Rides & Routes


Cycle Life


1887 Sketchbook

New pages



Site Map


Quiet Country Lanes - A Legacy for the Future?

In the days following the Rhyl Cycling Club tragedy there has been an unprecedented feeling that things have got to change as far as the 45,000 killed and seriously injured each year on the roads of the UK are concerned. For some days afterwards cyclists reported a palpable improvement in the conduct of motorists towards them and that they were given a far wider berth on the road. Surely this proves that motorist behaviour can change.

During the funeral of one of the four club members who were killed, Chairman Maurice Broadbent, the Vicar of Abergele, Rev. Shirley Griffiths, drew a parallel between this, the worst cycling tragedy in British history, and the rail disaster in 1869, when 33 people died after cargo trucks collided with a Holyhead bound train at Abergele. That event led to major changes in railway safety procedures. She felt just as that was a defining moment in British history for railways, so the loss of the cyclists should also be a defining moment in history for cycling. Many are determined that this will be so and lessons must be learned.

As a tribute to the Rhyl Cycling Club, CTC Cymru, the Welsh region of the 60,000 member cycling organisation, would like to see the area bordered by Dyserth, Rhuddlan, Pont Dafydd, Rhuallt, and Cwm in Denbighshire, declared a 'Quiet Lanes Zone'. These are the first true 'country lanes' that Rhyl Cycling Club members encounter as they set off on their rides into the Vale of Clwyd. It is expected this proposal will receive wide support from other voluntary and countryside bodies. If you would like your organisation to be associated with this cause, please contact the website editor by email. His address is to be found on the Home Page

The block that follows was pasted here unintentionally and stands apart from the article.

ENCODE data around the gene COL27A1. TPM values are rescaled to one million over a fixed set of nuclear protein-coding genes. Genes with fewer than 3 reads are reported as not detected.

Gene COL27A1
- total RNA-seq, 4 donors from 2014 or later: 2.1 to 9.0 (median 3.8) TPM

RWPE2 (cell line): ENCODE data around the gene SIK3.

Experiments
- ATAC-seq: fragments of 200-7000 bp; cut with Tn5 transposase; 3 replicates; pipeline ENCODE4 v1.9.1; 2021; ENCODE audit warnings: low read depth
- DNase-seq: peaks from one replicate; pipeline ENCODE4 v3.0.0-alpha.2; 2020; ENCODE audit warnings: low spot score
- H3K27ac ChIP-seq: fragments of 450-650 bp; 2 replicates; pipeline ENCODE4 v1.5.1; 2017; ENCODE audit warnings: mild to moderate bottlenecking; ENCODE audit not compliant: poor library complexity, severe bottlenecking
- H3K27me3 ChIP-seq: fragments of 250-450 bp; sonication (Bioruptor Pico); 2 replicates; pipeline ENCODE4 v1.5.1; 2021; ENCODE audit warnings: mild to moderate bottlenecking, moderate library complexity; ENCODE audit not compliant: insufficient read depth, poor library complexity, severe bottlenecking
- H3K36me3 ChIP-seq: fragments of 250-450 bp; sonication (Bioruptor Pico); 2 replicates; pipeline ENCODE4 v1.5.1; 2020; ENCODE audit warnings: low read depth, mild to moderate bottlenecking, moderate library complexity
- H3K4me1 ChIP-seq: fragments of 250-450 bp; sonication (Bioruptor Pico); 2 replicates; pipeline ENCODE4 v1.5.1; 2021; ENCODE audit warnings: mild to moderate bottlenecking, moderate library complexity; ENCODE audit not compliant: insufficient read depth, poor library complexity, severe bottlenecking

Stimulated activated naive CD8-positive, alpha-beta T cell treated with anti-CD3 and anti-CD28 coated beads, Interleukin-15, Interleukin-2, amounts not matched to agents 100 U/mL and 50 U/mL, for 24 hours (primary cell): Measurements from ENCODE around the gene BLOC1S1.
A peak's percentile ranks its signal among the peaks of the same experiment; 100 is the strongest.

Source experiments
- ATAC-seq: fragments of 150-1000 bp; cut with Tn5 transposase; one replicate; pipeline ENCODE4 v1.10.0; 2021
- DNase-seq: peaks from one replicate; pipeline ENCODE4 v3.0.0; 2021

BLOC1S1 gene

What are Quiet Lanes?

They are networks of minor rural roads that are appropriate for shared use by walkers, cyclists, horse riders and motor vehicles.

Local authorities can now designate Quiet Lanes under Section 268 of Transport Act 2000.Horse rider and pony and trap on quiet country lane

These roads should already have low traffic flows travelling at slow speeds. The development of Quiet Lanes schemes involves actions such as the following:

The aim of Quiet Lanes is to maintain the character of minor rural roads by seeking to contain rising traffic growth. The concept is not intended as a device to traffic calm busy roads or to tackle rat-running or HGVs in rural areas. The concept is aimed at identifying networks of minor rural roads and is not solely about solving problems on individual roads. Roadside verges and public rights of ways must also be considered.

A number of authorities have already developed Quiet Lanes as pilot schemes.